Energy drinks, from old to new
Modern American society is constantly in a fast-paced, go-all-the-way mindset that sometimes has people looking for that little boost in the middle of the day. In this environment, people often turn to boosters with terms such as “vitamin supplements” as well as traditional energy drinks. Energy drink sales were up 6.7 percent this year, according to the online journal Caffeine Informer. This marks a higher amount of sales than the previous year. Red Bull topped the list, raking in $3.4 billion in just 52 weeks, according to the journal's report. Monster drinks came in second with sales of $3.1 billion.
This year also saw the release of a new design for the I AM drink brand.
A line of liquid stimuli, with drinks such as I AM Happy, I AM Energized, I AM Sleepy and I AM Focused, could be found at well-known health food stores such as Whole Foods and Sprouts Farmers Market.
The spike in energy drink sales encompasses the larger issue of what people are now using to replace pills or fill the void of hours of lost sleep. Names like Rockstar, NOS and Full Throttle are testaments to the appeal of needing quick energy kicks.
Sales of energy drinks and shots will grow to roughly $21.5 billion by 2017, according to data collected by Packaged Facts, a publisher of market research for food.
"We are carrying the product in some of our stores because the formulation and delivery system is something that our customers would enjoy; some of our customers have grown tired of swallowing pills," stated Whole Foods representative Ashley Gibbons on behalf of Whole Body buyers in a reply to The Corsair concerning the selling of energy drinks such as I AM.
Yvonne Ortega, nutrition professor at Santa Monica College and registered dietitan, read the I AM Happy's bottle contents.
"They have their own blend," Ortega said. "That's actually what a lot of supplements will do. Unfortunately, the FDA doesn't regulate those ingredients."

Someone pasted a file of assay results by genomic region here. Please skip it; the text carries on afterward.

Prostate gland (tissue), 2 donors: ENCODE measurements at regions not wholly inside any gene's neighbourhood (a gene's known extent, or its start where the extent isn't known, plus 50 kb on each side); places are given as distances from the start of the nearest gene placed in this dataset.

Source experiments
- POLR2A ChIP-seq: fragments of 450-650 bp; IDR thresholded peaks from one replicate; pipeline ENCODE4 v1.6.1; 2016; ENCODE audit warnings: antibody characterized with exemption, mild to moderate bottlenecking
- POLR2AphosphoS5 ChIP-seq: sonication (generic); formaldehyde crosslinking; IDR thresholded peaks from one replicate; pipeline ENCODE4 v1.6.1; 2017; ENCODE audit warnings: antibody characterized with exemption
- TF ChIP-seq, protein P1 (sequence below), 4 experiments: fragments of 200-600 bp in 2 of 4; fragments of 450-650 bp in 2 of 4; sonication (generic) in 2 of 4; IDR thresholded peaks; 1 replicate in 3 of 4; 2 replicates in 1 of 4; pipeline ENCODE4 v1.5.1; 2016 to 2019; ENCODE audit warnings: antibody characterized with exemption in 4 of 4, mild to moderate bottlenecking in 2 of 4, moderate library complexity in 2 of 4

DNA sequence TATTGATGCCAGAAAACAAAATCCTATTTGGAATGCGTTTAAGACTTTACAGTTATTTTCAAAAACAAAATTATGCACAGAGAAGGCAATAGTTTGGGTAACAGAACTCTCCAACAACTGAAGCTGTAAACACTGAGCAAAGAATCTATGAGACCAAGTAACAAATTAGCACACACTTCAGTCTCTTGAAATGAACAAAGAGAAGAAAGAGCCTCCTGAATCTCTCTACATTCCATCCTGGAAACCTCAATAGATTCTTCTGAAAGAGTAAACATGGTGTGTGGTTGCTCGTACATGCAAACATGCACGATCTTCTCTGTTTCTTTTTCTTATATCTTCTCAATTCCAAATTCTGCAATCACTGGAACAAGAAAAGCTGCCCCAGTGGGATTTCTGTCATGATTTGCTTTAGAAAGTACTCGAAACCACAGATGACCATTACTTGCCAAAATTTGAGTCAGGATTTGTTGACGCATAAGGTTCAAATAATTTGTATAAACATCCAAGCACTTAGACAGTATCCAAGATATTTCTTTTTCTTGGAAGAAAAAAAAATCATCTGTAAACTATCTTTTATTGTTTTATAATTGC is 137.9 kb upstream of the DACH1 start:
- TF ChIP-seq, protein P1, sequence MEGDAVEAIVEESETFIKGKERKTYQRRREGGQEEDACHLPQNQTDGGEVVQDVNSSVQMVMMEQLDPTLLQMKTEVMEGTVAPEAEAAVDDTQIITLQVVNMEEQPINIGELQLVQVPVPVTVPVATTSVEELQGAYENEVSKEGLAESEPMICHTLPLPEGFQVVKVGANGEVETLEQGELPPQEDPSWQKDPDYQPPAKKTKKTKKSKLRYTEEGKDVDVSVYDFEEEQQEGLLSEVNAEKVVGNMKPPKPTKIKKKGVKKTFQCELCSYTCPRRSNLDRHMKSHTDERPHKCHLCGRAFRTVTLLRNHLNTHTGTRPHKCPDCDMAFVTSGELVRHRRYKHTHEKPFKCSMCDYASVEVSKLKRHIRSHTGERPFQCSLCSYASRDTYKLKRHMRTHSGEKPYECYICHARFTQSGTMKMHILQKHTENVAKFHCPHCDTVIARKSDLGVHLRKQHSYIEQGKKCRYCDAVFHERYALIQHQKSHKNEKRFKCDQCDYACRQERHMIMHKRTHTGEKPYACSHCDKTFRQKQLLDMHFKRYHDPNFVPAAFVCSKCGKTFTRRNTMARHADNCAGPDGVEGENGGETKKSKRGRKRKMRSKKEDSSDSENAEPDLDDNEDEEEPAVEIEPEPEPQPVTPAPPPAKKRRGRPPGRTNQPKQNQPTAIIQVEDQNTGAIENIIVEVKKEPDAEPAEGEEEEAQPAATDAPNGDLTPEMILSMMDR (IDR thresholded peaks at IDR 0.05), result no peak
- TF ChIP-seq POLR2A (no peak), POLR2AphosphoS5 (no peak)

"The I AM Happy liquid supplement contains a combination of B vitamins, magnesium, ashwagandha, L-tyrosine, lavender and other herbs and nutrients known for improving mood and energy and helping the body cope with stress."
The official manufacturer of I AM products could not be reached for comment.
"The energy drinks in general, a lot of them are classified as supplement and are not under the FDA like food and beverages are," Ortega said. "They kind of go unregulated, so the bad thing about that is that no one is testing for any kind of safety or for whether or not they're effective."
"What is not tested and approved are the combinations of these ingredients," she added.
Energy drinks in general have been known to spike heart rates, which can be dangerous when too much is consumed before exercising.
"It all has to do with how the body reacts to these ingredients," said Ortega. "I am very caffeine-sensitive. For example, if I take caffeine, I will be shaking like a leaf. Some people have the same reaction but still drink it."
Ardell Gipson, one of the trainers at the SMC training room, acknowledged that many athletes are out there "pounding Red Bulls."
"They don't check the weather, so it gets really hot and they're not drinking water," said Gipson. "Water doesn't taste good, but you need it. A good substitute instead of energy drinks is Pedialyte. It's what they give babies."
A group of SMC cheerleaders turned down the offer of trying the I AM liquid supplements.
"We know teammates who use energy drinks, but they don't enhance your performance," cheer team member Darriann Jones said.
"Energy drinks have become very trendy because of the marketing that goes on," said Ortega. "Whether it's organic or not, it still has a bunch of ingredients that are not regulated by the FDA. They sell organic soda and people buy it thinking it's healthy."
If you feel the pressure of finals, homework and work sapping your strength, there are still some common habits that can help.
"There's enough research to support that a breakfast will give you the energy you need," Ortega said. "It really does come down to the basics of having a well-balanced breakfast every day."